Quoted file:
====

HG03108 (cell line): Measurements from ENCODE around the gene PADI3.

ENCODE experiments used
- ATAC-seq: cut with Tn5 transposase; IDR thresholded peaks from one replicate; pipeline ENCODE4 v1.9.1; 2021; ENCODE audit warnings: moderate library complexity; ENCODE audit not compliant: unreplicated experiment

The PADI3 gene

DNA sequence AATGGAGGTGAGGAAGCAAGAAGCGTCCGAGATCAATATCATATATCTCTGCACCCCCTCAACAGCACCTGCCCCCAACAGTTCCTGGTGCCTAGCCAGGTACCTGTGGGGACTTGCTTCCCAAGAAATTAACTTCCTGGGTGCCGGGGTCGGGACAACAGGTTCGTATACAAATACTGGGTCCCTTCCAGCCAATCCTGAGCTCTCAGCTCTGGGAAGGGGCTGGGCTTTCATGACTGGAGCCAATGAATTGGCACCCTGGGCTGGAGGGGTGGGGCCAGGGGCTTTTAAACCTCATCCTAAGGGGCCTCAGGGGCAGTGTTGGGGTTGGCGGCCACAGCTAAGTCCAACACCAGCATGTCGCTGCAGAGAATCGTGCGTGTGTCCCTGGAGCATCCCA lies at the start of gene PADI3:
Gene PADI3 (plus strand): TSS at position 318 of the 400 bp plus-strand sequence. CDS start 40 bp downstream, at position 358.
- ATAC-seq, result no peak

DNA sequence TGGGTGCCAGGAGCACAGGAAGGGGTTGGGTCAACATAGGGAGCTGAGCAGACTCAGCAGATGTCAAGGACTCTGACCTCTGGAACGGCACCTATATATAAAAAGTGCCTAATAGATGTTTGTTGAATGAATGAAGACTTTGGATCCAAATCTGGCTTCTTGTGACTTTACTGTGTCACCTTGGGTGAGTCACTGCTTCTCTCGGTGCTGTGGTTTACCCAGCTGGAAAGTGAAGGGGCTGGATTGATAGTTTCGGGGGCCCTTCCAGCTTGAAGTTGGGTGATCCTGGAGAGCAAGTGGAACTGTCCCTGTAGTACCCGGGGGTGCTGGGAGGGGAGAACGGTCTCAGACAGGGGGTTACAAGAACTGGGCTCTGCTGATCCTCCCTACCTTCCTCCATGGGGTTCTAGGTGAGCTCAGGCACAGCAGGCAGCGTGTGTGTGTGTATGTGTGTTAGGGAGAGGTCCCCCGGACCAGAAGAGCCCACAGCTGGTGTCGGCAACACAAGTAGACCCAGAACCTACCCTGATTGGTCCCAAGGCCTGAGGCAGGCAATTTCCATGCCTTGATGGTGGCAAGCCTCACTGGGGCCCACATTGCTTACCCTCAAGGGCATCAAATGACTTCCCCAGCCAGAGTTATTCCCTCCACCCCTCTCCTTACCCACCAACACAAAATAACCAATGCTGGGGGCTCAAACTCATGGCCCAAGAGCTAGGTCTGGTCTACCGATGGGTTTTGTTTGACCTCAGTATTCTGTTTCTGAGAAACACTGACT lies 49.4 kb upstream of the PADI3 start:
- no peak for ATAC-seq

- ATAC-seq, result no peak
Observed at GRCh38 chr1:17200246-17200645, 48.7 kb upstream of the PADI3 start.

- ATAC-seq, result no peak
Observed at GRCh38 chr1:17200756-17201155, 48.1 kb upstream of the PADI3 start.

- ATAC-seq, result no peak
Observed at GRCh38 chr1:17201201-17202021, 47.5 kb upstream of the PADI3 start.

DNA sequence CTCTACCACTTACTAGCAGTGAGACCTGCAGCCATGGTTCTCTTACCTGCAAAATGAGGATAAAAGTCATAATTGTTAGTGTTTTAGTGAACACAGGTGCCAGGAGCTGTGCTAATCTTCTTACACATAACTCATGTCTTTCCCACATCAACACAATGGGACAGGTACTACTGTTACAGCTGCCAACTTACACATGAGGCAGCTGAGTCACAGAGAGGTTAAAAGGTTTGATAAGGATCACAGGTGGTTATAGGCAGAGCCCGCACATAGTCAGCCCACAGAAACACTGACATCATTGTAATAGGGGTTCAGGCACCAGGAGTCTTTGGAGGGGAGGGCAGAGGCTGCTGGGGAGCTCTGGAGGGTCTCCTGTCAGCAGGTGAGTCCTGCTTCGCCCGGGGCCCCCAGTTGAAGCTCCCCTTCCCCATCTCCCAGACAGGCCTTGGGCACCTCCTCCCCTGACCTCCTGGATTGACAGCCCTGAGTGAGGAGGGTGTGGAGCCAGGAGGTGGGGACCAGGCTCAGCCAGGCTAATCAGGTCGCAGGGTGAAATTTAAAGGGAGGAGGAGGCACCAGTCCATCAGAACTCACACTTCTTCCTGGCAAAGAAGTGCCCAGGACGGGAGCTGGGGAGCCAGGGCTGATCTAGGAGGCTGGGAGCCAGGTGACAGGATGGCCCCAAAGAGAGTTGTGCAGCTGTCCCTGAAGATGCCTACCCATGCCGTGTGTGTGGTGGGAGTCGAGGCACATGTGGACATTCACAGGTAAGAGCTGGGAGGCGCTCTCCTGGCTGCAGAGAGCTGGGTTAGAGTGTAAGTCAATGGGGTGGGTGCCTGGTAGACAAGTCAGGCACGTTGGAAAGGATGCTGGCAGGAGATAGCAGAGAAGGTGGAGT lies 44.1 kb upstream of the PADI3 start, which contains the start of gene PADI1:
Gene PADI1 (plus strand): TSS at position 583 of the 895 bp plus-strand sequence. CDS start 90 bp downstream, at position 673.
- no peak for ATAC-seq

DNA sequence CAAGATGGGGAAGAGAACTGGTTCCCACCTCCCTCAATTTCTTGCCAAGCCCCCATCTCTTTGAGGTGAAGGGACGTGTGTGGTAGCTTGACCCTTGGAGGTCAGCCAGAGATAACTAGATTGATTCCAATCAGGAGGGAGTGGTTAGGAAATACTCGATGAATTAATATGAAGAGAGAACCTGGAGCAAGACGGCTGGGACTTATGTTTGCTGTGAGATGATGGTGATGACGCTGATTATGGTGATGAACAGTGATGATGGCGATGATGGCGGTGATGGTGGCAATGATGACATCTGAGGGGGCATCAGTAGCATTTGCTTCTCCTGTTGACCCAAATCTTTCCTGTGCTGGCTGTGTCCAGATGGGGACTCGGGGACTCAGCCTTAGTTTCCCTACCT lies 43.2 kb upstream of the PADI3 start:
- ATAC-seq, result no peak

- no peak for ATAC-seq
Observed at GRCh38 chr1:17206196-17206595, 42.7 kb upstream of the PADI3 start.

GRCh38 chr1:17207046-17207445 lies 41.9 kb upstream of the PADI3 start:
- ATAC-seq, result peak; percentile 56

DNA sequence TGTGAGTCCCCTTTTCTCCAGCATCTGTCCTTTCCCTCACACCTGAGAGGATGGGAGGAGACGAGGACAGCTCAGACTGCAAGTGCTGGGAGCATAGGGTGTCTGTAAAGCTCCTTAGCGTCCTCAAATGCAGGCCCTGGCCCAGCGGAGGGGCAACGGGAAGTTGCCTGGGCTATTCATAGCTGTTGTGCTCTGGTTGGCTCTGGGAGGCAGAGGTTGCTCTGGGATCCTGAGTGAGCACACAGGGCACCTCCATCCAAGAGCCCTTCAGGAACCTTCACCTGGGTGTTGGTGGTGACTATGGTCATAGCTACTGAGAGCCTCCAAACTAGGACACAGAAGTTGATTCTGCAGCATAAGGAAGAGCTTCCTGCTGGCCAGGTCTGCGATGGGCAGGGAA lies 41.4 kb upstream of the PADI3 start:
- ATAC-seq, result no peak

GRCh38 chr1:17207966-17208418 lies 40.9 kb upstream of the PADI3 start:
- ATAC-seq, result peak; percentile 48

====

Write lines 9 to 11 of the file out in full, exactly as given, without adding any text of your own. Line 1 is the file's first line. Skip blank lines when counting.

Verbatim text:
- no peak for ATAC-seq

- ATAC-seq, result no peak
Observed at GRCh38 chr1:17200246-17200645, 48.7 kb upstream of the PADI3 start.